Material and Methods

PATIENTS: Study participants were 30 patients with resectable colorectal cancer who underwent preoperative CT examination at our institution from January to October 2019. All study patients had operable colorectal cancer diagnosed at colonoscopy using tissue samples. Table 1 shows the location, macroscopic type, and stage of tumors in the study patients. The macroscopic type was assessed based on the Japanese Classification of Gastric Cancer [11]. We excluded patients with contraindications for CTC because of risks of perforation of the large bowel [1]. Also excluded were those patients with contrast medium allergy, renal dysfunction, pregnancy, and underlying bowel diseases such as ulcerative colitis and Crohn’s disease. In total, 15 patients underwent 3D-CTA and 15 patients underwent 3D-CTA with CTC, before which, surgery was performed.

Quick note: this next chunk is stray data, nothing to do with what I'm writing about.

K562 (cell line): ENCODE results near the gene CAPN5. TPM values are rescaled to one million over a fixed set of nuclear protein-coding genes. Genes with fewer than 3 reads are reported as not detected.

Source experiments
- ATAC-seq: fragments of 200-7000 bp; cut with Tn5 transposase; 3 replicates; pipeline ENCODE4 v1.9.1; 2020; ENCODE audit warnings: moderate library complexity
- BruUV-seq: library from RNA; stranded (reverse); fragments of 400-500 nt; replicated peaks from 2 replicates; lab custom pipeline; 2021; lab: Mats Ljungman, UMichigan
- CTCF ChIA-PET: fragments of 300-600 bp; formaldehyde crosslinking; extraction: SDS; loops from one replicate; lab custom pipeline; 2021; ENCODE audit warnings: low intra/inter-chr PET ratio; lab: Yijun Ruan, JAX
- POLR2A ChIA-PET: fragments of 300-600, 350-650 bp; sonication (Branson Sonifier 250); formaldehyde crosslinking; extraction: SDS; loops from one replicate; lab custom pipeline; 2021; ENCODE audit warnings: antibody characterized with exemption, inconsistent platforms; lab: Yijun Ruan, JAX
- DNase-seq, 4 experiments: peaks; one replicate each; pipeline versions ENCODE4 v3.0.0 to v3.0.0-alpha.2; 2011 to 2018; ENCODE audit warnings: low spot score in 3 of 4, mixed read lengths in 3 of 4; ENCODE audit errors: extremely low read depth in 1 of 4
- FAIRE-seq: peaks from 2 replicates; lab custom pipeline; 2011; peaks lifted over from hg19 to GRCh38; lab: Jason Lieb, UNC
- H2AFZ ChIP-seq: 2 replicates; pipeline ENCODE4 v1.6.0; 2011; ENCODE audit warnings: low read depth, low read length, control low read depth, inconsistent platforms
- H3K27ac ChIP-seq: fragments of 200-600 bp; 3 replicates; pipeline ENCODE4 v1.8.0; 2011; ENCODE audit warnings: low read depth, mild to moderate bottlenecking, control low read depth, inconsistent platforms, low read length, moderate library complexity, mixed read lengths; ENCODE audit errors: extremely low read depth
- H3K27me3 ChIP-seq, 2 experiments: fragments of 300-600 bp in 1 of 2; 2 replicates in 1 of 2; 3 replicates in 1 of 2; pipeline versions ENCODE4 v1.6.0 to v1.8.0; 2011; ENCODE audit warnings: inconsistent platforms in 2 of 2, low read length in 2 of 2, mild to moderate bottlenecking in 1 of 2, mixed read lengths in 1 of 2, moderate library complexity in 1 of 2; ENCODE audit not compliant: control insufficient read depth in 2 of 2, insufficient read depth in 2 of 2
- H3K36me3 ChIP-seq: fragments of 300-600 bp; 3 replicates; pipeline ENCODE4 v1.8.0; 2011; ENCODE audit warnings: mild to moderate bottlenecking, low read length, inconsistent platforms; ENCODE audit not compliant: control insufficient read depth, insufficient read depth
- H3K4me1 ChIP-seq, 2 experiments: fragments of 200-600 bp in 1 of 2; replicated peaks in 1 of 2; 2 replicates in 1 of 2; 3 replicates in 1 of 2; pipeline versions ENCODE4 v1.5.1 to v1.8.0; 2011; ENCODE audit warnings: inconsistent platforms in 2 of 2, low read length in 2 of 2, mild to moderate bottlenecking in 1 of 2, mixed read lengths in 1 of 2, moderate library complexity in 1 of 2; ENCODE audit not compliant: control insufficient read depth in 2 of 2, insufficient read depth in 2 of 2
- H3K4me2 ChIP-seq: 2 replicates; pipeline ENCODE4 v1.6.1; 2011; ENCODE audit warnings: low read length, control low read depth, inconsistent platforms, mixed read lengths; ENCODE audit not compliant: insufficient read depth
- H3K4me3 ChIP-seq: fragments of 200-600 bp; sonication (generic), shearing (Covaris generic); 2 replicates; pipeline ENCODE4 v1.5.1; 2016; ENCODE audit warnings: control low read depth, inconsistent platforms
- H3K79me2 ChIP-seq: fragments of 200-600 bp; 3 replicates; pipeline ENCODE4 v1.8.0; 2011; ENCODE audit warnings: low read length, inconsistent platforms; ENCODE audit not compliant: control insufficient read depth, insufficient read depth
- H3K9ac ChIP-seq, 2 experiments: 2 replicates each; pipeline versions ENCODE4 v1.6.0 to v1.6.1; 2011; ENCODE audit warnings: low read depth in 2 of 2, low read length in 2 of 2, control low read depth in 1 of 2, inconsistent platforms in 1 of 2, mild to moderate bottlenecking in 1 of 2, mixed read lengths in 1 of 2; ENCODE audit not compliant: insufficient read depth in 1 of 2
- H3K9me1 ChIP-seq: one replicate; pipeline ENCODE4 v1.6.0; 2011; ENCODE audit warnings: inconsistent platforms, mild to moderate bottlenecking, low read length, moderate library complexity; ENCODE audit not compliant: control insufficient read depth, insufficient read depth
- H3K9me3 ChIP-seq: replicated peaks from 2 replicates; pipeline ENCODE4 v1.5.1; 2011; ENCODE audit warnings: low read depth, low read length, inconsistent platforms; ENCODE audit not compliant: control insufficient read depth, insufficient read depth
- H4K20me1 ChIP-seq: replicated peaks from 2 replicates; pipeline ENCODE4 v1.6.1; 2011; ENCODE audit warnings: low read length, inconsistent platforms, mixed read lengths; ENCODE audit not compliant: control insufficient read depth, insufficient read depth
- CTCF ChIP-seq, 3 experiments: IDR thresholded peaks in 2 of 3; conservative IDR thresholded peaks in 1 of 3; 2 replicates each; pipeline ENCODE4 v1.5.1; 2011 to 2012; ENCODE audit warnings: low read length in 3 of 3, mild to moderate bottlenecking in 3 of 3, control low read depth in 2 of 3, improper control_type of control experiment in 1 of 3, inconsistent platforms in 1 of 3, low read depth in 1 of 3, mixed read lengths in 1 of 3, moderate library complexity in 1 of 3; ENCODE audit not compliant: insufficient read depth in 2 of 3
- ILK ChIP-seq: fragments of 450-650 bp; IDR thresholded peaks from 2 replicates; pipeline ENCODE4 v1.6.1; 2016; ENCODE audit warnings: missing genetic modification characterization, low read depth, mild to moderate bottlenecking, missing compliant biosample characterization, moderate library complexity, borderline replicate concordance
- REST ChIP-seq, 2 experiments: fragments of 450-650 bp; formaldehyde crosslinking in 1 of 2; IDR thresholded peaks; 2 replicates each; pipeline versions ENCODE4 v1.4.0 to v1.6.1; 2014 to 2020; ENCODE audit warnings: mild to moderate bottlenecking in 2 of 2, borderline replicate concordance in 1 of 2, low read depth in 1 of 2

3D-CTA:

For the CT examination, we used a 320 multi-slice CT (Aquilion One Vision Edition, Canon Medical Systems Corporation, Tokyo, Japan). Scan parameters were as follows: tube voltage, 120 kilovolt peak (kVp); exposure milliampere (mA), automatic exposure control (standard deviation, 12); gantry rotation time, 0.5 ms; pitch factor, 1; and collimation, 1 mm. Simple CT and dynamic CT scans were performed with patients in the supine position, and the imaging range was from the diaphragm to the pubis. A 20-gauge or 22-gauge indwelling needle was inserted into the medial cubital vein. The amount of non-ionic iodine contrast agent (Iohexol 300 mgI/mL or Iopamidol 300 mgI/mL) was 600 mgI/kg/body weight, and the contrast agent’s automatic injector (Dual Shot GX7, Nemoto Co., Tokyo, Japan.) was used for 30 to 35 s. The arterial phase was imaged using the bolus tracking method. The region of interest (ROI) was placed at the descending aortic level, the threshold was set at 150 Hounsfield units (HU), and the arterial phase was imaged 8 s after the threshold was reached. The portal phase was taken 20 s after the arterial phase, and the venous phase was taken 120 s after the start of infusion. Volume data on all phases obtained from the imaging were transferred to Ziostation2 (Ziosoft Inc., Tokyo, Japan). 3D-CTA images of the mesenteric artery, portal vein, and mesenteric vein were reconstructed from the volume data.